(Business in Cameroon) - In June 2023, Cameroon was the CEMAC country that raised the cheapest funds on the public securities market of the central bank BEAC. That month, the country’s average interest rate on its treasury bills was 4.7% against 5.8% for treasury bonds. Despite the 0.47 point rise in the overall cost of resources mobilized by governments on this market in June 2023, from 7.03% to 7.55% month-on-month, the interest rate on Cameroon’s bond was half that offered by Chad and the Central African Republic.
While those two countries were offering 11.6% and 11.4% respectively on their long-term securities, Cameroon offered investors just 5.8%, according to data compiled by the central bank in its June 2023 Bulletin of Treasury Securities Market Statistics. Cameroon’s rate for bonds is thus below 6% (against 9.2% for Congo and 8.26% for Gabon), as has been the case for several years now, despite rising financing costs on the sub-regional capital market -owing to the central bank’s restrictive monetary policy.
In the case of treasury bills, which are short-term securities maturing in 52 weeks or less, the interest situation is even bleaker although Cameroon raised its threshold from the 3% it used to offer. According to the central bank’s figures, due to the challenging market conditions, Cameroon offered investors an average interest rate of 4.7% on its treasury bills in June 2023. For the same type of securities, Chad offered 7.1% against 6.51% for Congo and 6.32% for Gabon. Of all these countries, Cameroon is the only one, along with Gabon (6.3%), to have remained below the overall average market cost (6.49%) on securities in this category.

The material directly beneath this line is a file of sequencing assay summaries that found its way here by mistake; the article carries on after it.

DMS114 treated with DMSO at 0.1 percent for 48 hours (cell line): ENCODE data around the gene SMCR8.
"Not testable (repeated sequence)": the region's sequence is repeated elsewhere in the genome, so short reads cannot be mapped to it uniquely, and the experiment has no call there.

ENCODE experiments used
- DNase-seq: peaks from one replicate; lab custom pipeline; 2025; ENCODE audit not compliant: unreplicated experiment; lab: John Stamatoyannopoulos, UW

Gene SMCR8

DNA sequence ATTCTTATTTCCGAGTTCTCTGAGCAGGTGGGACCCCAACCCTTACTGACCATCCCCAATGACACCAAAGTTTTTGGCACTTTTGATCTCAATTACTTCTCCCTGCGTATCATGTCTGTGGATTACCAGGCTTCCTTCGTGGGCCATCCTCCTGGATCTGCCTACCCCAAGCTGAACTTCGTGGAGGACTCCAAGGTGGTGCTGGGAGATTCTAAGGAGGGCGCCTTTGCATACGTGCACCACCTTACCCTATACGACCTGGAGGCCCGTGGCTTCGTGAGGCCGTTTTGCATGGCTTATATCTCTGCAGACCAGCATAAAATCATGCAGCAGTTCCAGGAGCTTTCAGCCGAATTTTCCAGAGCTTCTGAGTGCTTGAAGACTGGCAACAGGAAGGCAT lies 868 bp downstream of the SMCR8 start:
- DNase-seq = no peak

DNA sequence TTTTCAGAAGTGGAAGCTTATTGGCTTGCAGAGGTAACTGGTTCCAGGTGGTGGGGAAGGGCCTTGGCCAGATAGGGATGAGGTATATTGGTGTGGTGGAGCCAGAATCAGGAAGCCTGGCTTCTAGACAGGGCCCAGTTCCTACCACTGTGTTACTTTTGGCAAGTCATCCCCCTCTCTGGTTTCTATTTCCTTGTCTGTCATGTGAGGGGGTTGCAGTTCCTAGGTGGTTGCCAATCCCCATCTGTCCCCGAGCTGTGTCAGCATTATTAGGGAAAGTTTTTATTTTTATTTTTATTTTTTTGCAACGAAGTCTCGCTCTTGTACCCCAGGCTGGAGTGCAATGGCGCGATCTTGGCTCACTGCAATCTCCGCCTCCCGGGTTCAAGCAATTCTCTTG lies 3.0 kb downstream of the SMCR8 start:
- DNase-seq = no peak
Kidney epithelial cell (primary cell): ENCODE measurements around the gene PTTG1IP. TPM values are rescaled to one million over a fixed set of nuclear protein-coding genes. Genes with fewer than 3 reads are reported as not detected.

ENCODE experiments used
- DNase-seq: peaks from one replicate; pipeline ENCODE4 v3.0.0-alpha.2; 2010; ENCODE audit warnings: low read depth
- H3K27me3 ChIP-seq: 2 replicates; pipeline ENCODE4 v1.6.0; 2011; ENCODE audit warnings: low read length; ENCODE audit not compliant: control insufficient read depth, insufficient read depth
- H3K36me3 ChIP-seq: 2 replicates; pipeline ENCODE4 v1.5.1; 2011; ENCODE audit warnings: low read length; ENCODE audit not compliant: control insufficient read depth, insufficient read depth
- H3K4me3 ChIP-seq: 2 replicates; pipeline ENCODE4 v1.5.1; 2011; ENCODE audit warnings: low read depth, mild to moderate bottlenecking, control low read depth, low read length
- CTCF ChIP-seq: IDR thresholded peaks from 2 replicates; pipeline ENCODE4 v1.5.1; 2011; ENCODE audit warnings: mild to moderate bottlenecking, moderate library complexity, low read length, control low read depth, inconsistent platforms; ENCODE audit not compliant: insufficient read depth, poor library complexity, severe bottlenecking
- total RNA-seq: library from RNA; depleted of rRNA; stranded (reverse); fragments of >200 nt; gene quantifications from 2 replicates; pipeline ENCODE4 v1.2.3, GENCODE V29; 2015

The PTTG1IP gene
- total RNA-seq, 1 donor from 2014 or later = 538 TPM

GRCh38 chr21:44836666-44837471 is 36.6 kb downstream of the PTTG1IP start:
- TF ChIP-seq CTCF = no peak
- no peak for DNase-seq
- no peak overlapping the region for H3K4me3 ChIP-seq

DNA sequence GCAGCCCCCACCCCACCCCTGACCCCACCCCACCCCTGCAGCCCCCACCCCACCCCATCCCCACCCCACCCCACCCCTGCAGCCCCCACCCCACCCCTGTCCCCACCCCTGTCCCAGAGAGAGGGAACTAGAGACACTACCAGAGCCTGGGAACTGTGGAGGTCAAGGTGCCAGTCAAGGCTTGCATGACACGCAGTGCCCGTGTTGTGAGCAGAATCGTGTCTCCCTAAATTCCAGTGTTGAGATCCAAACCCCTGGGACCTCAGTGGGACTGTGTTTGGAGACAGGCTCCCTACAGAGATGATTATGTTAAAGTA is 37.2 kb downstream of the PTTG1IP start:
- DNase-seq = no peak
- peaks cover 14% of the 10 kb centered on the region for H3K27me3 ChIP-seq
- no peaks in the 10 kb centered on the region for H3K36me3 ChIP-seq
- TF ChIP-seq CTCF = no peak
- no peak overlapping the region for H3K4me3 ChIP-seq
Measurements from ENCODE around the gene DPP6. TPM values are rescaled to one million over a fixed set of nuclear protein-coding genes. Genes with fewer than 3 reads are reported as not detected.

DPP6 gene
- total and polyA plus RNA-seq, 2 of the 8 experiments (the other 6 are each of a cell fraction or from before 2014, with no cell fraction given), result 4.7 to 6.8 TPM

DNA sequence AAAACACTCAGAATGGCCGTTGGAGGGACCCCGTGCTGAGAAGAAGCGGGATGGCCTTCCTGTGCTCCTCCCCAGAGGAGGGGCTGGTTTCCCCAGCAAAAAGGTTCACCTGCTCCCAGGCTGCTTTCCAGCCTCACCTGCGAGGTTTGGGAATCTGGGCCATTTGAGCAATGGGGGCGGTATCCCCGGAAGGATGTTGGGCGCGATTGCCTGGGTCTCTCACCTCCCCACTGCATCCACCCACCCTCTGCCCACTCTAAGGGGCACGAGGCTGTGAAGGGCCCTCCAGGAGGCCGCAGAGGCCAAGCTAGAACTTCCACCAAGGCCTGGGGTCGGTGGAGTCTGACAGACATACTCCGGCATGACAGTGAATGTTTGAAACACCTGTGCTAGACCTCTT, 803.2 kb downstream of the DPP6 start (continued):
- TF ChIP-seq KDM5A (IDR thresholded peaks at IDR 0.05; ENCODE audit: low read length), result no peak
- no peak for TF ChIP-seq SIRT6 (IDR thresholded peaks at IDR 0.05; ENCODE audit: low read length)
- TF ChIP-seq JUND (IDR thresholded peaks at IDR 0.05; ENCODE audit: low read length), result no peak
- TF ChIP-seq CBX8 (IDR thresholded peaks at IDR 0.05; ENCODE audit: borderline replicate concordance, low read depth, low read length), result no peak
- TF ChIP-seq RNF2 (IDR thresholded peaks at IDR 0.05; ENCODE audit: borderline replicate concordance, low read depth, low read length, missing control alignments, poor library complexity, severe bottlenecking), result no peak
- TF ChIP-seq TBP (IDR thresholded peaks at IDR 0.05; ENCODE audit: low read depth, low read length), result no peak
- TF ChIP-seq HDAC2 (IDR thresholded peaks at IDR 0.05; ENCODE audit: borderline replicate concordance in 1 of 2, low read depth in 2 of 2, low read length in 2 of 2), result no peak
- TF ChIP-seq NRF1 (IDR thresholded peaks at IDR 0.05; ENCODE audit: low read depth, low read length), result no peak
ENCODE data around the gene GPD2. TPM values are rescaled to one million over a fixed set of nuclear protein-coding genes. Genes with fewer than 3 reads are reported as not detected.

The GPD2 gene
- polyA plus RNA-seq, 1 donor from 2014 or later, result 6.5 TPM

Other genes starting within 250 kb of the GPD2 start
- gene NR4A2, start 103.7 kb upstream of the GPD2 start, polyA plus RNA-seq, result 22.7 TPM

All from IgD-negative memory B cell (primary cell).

This prudential interest rates policy, against a backdrop of rising market costs, has dampened investor interest in Cameroonian securities since the start of 2023. The country’s securities used to be highly sought-after, with subscription rates reaching 600%. However, since January 2023, just a handful of its operations on the BEAC public securities market have been successful, with subscription rates not exceeding the amounts targeted.
Despite investors’ lack of interest in its securities (in recent months) due to its prudential cost approach, Cameroon remains the most creditworthy on the BEAC market. In fact, according to data from the Ministry of Finance, since November 2011, when the BEAC’s public securities market was launched, the Cameroonian Treasury has paid over CFAF3,000 billion, with no default. In that light, it is a reliable partner for investors.
Brice R. Mbodiam